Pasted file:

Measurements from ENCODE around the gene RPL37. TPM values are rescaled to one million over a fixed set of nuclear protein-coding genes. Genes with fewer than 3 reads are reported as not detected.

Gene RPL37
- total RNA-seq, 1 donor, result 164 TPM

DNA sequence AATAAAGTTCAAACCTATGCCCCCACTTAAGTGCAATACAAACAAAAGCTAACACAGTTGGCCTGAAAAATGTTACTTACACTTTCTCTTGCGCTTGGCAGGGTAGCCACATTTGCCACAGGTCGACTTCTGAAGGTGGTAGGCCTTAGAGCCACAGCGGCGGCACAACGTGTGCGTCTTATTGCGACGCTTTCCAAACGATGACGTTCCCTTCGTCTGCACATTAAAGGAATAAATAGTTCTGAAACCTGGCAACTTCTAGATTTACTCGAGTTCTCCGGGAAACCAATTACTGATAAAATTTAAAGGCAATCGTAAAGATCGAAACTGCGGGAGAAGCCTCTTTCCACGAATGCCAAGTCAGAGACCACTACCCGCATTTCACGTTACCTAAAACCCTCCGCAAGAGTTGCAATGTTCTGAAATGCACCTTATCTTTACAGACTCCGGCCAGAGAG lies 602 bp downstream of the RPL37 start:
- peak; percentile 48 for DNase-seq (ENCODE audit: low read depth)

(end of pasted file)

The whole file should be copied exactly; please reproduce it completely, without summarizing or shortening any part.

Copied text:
Measurements from ENCODE around the gene RPL37. TPM values are rescaled to one million over a fixed set of nuclear protein-coding genes. Genes with fewer than 3 reads are reported as not detected.

Gene RPL37
- total RNA-seq, 1 donor, result 164 TPM

DNA sequence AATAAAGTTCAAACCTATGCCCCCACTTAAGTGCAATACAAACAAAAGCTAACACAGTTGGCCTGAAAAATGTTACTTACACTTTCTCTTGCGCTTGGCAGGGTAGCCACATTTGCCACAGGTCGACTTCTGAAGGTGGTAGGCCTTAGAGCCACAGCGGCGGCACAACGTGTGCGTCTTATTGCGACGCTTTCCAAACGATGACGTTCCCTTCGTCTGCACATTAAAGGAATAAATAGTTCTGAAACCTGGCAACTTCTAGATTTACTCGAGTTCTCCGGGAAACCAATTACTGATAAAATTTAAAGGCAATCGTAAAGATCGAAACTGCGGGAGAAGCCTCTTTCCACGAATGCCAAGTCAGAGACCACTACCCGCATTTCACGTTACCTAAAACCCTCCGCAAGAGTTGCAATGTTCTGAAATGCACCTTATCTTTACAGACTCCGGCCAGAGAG lies 602 bp downstream of the RPL37 start:
- peak; percentile 48 for DNase-seq (ENCODE audit: low read depth)